“Children’s love for a brand is dictated by their age and developmental stages and whilst the influence of parents on children’s decision making is clear, increased access to digital products and services means that children today have increased control over their decision making. Kids have a new-found independence,” Raj explained.
UK children now have a huge influence on family purchases: 60% influence family leisure activities/days out, 44% propose which TV/film streaming platforms parents to subscribe to and 42% have their say on holiday destinations.
“Brands today must be brave to be successful – making hard choices and doubling down on the select number of channels which are generating high engagement among kids,” Raj continued. “The good news is that the proliferation of digital platforms is enabling more than passive entertainment consumption; children are now creating videos and digital worlds themselves on platforms such as YouTube, TikTok, Roblox and Minecraft. The low barriers to entry across these platforms is enabling every child to be a creator today if they want to be – and that’s got to be a good thing to get involved in.”
Raj pointed out that Roblox today is where YouTube was roughly 15 years ago – and offers huge potential for brands. Notable success stories on the platform include Nikeville, and Shimmerville, created by Claire’s Accessories.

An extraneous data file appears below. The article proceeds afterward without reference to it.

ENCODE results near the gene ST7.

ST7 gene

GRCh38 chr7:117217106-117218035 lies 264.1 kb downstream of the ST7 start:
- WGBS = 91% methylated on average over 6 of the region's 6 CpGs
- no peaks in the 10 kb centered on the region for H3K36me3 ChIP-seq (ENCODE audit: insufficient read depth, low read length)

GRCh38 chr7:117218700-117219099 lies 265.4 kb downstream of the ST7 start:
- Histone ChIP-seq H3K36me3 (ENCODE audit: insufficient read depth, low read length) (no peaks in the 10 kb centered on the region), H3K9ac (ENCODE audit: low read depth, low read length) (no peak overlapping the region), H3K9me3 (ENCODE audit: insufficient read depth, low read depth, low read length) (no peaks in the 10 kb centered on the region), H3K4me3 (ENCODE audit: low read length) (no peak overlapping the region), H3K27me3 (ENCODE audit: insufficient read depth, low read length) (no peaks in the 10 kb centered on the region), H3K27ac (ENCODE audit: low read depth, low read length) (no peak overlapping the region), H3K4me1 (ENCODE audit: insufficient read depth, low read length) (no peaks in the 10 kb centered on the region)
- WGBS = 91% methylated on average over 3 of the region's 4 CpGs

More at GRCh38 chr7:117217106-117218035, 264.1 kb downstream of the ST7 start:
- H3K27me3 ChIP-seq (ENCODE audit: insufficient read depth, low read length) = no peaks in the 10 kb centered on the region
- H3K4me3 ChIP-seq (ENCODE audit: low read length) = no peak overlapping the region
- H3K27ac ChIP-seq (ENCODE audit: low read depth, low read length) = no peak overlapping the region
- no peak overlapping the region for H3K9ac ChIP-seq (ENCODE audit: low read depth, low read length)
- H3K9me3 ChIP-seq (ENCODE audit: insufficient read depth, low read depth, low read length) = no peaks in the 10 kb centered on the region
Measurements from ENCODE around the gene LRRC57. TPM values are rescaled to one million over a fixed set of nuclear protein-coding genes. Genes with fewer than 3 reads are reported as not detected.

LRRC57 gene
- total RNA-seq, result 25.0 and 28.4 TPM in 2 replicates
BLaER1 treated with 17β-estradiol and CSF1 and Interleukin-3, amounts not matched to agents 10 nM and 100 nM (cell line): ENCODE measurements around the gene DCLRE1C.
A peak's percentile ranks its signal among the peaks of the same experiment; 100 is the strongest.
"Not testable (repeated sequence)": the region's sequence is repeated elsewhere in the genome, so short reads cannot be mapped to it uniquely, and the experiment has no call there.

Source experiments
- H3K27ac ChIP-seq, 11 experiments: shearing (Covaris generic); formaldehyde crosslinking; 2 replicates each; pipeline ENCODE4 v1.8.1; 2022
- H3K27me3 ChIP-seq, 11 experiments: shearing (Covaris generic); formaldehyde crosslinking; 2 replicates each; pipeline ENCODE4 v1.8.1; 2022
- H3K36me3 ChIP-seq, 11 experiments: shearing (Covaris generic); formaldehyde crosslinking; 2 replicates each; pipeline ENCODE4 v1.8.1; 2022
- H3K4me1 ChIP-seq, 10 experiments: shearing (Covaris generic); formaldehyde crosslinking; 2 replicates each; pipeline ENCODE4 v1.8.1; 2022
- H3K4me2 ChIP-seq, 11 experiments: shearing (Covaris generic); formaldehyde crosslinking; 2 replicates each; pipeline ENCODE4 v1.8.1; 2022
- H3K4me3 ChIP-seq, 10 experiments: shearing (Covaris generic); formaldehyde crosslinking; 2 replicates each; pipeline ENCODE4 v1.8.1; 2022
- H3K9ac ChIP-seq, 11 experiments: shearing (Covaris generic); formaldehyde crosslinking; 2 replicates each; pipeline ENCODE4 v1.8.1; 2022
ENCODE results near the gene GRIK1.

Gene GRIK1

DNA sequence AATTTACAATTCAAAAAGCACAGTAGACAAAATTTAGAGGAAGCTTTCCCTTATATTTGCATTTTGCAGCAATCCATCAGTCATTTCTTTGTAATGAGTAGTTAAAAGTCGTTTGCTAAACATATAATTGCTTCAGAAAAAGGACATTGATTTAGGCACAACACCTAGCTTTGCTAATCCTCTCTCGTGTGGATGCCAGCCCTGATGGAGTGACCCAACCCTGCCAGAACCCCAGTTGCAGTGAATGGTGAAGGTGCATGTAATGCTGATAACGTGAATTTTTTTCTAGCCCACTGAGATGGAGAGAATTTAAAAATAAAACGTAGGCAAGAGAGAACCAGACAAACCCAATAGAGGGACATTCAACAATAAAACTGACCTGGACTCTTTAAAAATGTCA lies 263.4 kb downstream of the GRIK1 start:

Joshua Brocklehurst, senior researcher at KI, presented a segment that shone a light on the incredible power of fandoms, revealing that boyband BTS generates an astonishing 0.7% of South Korea’s GDP. He outlined how, in a crowded entertainment landscape, fandoms are harder than ever to develop, but deepening consumers’ personal connections with a brand through user-generated content is one way to cut through, as are ‘moments of interaction’. Joshua cites the ‘Wednesday dance’ as performed by Jenna Ortega in the MGM TV series and replicated by fans around the globe on social media, as a great example of how allowing the fan community an opportunity to express themselves creatively can build engagement.
According to KI’s data, kids globally express the same concerns about the future – the environment was their number two concern overall, and was the number one issue in the UK, France, India and South Korea – and Brocklehurst explains that brands that can reflect kids’ values therefore have a better chance of standing out.
Kids are also remarkably similar when it comes to what makes them happy, citing spending time with family (53%) and with friends (59%), watching videos, TV and film (56%) and going on holiday (56%) as things they enjoy. Parents, too, are largely happy (47%) with the idea of their kids watching TV or films as a leisure activity – most likely because of the opportunities for co-viewing as a family.
“What the Global Family data shows is that there been so much power in the tiny hands of so many,” Gary Pope, KI’s ceo and co-founder told LicensingSource.net. “It also shows that a good licence – a licence that connects with families because they’re families – has the ability to travel anywhere in the world.”